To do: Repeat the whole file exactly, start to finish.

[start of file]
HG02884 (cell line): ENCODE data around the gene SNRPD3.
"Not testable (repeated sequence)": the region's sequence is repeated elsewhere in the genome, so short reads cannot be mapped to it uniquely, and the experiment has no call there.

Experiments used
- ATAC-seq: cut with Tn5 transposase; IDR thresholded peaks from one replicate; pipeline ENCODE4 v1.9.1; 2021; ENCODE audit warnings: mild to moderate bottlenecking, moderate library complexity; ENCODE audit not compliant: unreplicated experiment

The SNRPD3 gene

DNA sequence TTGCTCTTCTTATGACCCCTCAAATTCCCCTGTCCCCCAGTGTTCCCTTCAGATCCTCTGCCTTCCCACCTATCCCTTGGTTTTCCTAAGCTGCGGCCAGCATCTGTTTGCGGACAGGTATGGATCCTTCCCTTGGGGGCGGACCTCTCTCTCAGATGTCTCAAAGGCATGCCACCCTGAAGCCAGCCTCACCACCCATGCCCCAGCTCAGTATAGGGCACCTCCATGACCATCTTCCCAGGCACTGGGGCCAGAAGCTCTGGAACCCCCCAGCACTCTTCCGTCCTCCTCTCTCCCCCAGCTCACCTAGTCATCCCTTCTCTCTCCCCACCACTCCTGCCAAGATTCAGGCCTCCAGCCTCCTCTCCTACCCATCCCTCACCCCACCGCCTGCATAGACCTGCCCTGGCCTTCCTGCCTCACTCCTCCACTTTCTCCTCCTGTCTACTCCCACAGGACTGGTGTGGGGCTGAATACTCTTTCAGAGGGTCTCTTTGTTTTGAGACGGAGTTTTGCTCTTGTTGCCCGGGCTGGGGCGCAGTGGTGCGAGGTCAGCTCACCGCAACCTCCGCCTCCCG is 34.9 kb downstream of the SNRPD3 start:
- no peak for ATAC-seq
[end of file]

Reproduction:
HG02884 (cell line): ENCODE data around the gene SNRPD3.
"Not testable (repeated sequence)": the region's sequence is repeated elsewhere in the genome, so short reads cannot be mapped to it uniquely, and the experiment has no call there.

Experiments used
- ATAC-seq: cut with Tn5 transposase; IDR thresholded peaks from one replicate; pipeline ENCODE4 v1.9.1; 2021; ENCODE audit warnings: mild to moderate bottlenecking, moderate library complexity; ENCODE audit not compliant: unreplicated experiment

The SNRPD3 gene

DNA sequence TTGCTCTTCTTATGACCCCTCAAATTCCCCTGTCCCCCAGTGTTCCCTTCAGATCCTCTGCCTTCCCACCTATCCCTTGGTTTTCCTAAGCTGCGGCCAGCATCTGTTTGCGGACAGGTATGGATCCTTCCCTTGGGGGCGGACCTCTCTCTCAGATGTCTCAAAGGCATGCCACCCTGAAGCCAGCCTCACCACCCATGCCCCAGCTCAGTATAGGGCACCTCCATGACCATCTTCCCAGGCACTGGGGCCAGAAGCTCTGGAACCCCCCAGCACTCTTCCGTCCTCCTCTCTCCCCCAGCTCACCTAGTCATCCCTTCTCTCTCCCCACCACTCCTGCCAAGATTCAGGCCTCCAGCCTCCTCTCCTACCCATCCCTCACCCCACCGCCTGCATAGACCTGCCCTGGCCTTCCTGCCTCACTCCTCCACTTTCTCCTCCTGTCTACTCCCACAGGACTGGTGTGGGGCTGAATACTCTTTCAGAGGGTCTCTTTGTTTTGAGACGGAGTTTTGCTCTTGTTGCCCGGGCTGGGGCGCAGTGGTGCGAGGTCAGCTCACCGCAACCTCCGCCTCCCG is 34.9 kb downstream of the SNRPD3 start:
- no peak for ATAC-seq